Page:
Five ways to prepare your Toddler for Kindergarten

Five ways to prepare your Toddler for Kindergarten

I’m a big advocate for early childhood education.  As a former teacher, I’ve seen firsthand the benefits that it has.  Children who have attended pre-school tend to be more social, participate more in classroom discussion, have better fine motor skills and are often slightly ahead academically.  However, attending pre-school isn’t always an option for everyone.  To help to ensure children are still prepared for Kindergarten, there are some simple things that can be done at home with them.

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1. Expose your child to social situations – I joined a new mom meet up group when my son was four weeks old.  From that moment on we were constantly going to play dates and other social events where he had time to interact with other children and adults.  This not only helps them to be more comfortable and outgoing but it gives them a chance to learn how to deal with concepts such as sharing, and problem solving.

2. Provide an abundance of learning resources – There are so many great learning toys on the market these days.  Some of our favorites are the Leap Frog series, books, and good old puzzles!  Make sure that you are participating with your child especially at first.  They need to understand how the toy works or what the book says before they can independently practice with it.

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This Scout dog is one of my son’s favorite learning toys lately and after reading a few times with him, showing him how Scout works, he will happily sit by himself while Scout reads him his stories.  It is also very interactive with touch directions, songs and lessons about feelings.  Don’t have the money to shell out on learning toys?  Don’t worry!  There is a lot of learning that can be done with some good old paper and crayons.  Write out the alphabet on paper and have them stamp a letter as you call it out.  Hide letters or numbers around the house and hunt to find them.  Hop online and play a free learning game on sites like Fisher Price or PBS Kids.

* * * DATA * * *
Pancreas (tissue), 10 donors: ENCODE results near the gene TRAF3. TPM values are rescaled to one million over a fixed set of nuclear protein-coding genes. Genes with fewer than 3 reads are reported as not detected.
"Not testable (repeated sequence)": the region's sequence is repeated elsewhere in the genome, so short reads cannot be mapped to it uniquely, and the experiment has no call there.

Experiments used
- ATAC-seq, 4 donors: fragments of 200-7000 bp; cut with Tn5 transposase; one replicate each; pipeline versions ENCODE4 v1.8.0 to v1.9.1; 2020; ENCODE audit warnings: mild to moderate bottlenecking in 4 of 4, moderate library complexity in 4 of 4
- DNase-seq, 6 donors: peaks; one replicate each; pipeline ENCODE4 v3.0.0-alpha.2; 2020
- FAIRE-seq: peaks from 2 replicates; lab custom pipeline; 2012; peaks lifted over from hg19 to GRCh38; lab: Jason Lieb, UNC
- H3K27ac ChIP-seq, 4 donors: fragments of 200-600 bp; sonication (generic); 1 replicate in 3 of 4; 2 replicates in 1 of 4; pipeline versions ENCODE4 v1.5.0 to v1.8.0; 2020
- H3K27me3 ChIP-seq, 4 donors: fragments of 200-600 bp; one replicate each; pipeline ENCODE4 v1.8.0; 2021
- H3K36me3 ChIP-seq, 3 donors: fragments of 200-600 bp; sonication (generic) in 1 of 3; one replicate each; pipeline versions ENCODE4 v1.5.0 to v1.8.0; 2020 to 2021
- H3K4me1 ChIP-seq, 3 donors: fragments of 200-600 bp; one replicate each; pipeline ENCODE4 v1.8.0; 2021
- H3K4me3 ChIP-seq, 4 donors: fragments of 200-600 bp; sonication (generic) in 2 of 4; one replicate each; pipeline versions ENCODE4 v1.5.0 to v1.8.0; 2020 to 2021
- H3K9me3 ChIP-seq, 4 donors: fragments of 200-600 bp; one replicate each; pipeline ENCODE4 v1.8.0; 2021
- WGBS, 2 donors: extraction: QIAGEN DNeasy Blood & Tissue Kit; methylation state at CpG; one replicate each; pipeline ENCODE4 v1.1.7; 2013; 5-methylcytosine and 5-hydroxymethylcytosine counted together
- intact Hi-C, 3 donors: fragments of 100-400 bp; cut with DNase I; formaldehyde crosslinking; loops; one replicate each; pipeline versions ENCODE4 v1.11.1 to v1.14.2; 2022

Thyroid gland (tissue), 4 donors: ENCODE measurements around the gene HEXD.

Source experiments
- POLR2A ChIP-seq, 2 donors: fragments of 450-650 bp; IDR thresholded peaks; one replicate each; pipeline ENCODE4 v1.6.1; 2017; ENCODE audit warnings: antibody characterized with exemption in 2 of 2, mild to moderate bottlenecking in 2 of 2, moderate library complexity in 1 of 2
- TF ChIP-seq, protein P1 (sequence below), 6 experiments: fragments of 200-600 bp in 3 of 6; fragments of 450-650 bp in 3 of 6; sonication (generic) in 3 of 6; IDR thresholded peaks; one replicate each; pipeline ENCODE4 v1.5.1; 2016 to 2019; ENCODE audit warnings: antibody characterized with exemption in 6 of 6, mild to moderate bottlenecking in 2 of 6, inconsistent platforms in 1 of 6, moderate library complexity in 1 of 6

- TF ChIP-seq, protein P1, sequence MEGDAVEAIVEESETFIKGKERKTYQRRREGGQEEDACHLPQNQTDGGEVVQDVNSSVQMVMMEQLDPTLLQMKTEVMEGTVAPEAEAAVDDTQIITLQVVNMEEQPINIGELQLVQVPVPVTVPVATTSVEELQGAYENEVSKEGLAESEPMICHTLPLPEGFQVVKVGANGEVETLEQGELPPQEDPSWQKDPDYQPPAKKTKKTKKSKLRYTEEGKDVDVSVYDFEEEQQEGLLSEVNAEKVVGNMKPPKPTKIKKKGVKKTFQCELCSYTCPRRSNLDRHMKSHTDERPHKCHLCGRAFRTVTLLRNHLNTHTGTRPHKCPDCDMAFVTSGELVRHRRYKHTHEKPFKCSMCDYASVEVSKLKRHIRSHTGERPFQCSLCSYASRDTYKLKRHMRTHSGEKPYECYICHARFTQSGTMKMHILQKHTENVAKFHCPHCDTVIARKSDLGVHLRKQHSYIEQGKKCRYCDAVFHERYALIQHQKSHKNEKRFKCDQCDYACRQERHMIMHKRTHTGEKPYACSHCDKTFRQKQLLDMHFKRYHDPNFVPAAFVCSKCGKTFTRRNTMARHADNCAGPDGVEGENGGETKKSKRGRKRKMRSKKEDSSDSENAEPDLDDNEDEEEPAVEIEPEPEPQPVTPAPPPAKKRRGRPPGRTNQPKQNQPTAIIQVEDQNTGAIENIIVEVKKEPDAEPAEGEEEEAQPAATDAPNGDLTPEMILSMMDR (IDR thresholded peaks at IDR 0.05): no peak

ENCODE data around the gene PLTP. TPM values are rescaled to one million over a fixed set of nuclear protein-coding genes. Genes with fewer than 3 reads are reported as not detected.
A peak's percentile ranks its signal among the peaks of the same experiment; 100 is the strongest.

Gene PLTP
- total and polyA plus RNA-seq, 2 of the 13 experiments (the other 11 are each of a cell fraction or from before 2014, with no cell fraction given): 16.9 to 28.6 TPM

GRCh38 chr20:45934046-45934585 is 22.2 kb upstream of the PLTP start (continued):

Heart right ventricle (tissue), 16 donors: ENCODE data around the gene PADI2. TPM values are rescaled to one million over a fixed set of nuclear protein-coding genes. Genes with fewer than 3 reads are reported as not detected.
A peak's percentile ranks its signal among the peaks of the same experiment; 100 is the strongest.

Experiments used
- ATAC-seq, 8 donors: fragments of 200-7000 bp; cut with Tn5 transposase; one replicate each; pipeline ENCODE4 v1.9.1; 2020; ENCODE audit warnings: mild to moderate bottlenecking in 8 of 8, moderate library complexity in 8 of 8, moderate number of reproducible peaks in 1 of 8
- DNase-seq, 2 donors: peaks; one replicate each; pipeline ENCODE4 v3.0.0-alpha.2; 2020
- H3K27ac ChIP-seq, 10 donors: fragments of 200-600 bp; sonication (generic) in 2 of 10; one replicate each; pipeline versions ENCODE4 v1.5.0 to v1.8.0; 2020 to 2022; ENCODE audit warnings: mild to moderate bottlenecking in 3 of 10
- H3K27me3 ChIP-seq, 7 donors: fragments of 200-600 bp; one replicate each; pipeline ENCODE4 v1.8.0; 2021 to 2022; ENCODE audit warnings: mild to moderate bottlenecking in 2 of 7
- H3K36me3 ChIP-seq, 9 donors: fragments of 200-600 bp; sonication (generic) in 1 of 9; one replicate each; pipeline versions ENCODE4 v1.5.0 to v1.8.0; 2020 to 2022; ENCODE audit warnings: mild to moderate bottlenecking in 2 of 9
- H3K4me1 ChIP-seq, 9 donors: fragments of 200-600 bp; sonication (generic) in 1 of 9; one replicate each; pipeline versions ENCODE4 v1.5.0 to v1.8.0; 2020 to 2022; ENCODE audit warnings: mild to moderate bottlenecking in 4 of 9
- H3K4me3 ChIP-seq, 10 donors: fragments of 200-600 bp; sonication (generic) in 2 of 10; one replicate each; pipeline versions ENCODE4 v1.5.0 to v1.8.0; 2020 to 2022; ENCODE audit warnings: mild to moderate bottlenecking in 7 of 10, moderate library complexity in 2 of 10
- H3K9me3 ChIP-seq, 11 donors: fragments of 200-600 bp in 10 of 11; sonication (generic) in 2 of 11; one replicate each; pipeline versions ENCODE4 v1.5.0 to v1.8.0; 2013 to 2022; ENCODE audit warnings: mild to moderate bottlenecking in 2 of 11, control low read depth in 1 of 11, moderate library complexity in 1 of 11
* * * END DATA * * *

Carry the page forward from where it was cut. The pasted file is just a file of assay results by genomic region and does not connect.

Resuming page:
3. Allow time for imaginative play – You may not realize how much your child is learning and growing when they are off playing trucks in the dirt but they are!  During imaginative play children have a chance to practice social situations, adult roles and sometimes play out fears.  There are a ton of ideas on Pinterest to encourage imaginary play. No Time For Flashcards  and Imag ination Soup are a few really good ones to help get you started.

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4. Involve them in physical activities – Encouraging your child to be active will prepare them for school in several different ways.  For one it’s obviously beneficial for their health and teaches them the importance of being active for good health.  It also helps them build muscle control, balance, and coordination.  Lastly, as they learn new skills such as kicking a ball, they gain self confidence which will help them both socially and academically.

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Even on a “Too cold to play outside” type of day, physical activity can easily be squeezed in each day.  From a dance off in the living room, to riding bikes indoors something to get them moving is better than nothing!

5. Help them build fine motor skills – Teaching them the ABC’s and how to count are pretty self explanatory.  Teaching them how to cut or hold a pencil can sometimes get forgotten.  Fine motor skills can be strengthened by simple activities such as playing with play dough, using child safe scissors to practice cutting play dough, picking up small cotton balls with clothes pins, or tearing paper.

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Questions – 

  • What would you add?  
  • Do your kids go to preschool or will they?  
  • What’s a worry you have about the current education system in your state? 

 

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Comments

  1. Great post. I love your creative ideas with kids. I think the play grocery store is a fabulous idea and I am definitely going to use that with Ava. Right now she is too young for preschool/kindergarten but she has play dates and gets to come to my work daycare a few hours per week so I think that helps her be social!